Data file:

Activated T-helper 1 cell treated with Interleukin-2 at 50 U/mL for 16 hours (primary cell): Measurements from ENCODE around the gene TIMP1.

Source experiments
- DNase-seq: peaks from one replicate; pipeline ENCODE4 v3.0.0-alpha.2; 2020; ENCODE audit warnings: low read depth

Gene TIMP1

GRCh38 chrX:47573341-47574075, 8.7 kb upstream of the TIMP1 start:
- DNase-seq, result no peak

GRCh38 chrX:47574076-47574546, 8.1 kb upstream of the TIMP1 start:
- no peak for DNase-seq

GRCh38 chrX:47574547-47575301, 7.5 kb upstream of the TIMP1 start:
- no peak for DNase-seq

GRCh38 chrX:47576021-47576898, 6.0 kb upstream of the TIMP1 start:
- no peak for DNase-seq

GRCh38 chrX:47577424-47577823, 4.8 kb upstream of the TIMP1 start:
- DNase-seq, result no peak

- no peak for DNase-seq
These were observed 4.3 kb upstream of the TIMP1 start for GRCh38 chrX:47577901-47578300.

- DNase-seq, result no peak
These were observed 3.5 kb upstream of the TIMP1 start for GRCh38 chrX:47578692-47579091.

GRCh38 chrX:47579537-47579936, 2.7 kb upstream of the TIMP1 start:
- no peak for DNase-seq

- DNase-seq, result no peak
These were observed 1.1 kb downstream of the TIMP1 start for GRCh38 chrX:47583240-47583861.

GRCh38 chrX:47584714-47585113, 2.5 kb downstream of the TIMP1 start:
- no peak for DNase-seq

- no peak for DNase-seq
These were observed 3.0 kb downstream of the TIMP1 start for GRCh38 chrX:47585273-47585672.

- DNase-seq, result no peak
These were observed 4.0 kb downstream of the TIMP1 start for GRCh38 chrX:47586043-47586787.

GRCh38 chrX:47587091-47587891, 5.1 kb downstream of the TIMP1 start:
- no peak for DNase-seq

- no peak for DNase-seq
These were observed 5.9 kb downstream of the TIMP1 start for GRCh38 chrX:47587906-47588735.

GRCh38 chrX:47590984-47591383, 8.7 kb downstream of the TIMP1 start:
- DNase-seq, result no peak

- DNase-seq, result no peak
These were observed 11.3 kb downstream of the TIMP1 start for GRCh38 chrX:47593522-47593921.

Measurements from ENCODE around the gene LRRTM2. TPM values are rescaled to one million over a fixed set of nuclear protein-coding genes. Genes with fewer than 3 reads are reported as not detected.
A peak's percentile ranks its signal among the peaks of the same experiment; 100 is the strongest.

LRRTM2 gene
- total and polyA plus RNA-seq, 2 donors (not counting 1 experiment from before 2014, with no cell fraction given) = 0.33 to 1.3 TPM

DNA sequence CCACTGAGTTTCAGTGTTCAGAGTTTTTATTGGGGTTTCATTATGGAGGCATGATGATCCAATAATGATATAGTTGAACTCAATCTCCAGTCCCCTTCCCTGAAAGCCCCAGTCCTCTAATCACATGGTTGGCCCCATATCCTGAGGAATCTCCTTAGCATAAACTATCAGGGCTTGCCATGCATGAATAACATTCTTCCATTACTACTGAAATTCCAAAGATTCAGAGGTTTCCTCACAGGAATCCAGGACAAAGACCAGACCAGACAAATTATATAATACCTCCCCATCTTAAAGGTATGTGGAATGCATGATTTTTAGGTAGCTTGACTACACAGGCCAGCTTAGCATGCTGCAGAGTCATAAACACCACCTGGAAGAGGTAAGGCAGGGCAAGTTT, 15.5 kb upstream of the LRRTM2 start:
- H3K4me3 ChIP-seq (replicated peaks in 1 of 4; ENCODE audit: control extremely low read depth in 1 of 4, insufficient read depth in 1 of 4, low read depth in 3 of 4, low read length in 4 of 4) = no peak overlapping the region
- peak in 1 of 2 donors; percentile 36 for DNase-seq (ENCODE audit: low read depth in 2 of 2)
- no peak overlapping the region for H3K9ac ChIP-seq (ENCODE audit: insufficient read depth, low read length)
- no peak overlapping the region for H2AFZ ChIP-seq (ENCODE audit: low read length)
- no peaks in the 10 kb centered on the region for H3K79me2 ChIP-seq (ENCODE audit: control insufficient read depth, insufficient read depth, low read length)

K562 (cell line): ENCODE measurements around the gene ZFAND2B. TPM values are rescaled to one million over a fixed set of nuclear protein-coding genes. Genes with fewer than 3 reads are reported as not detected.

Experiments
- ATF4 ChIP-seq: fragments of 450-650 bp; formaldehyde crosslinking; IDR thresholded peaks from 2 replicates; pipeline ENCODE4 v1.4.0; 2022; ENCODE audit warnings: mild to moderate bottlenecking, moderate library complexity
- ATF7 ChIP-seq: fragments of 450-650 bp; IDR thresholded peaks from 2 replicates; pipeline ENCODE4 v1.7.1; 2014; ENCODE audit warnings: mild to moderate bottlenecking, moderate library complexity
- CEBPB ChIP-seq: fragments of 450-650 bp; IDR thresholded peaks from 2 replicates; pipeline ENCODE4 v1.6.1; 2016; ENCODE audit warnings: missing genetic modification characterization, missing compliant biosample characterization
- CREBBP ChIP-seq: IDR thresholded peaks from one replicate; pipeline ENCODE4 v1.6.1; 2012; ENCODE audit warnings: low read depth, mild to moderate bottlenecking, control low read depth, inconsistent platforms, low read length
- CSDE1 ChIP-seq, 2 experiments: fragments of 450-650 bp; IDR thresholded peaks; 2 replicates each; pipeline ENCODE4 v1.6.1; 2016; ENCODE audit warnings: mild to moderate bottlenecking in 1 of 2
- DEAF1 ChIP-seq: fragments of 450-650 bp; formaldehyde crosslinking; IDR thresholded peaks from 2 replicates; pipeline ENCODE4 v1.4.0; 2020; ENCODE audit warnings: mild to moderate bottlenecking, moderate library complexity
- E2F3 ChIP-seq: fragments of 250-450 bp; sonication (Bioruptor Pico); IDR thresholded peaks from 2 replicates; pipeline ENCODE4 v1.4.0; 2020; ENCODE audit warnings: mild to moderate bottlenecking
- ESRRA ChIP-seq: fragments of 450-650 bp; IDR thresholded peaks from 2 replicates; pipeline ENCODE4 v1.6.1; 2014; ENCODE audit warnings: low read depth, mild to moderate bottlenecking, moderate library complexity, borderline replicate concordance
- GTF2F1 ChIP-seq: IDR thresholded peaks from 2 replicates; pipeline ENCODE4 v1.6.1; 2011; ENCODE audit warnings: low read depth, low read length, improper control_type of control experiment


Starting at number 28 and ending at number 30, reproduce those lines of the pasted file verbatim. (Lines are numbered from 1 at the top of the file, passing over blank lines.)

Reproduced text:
These were observed 4.0 kb downstream of the TIMP1 start for GRCh38 chrX:47586043-47586787.

GRCh38 chrX:47587091-47587891, 5.1 kb downstream of the TIMP1 start:
- no peak for DNase-seq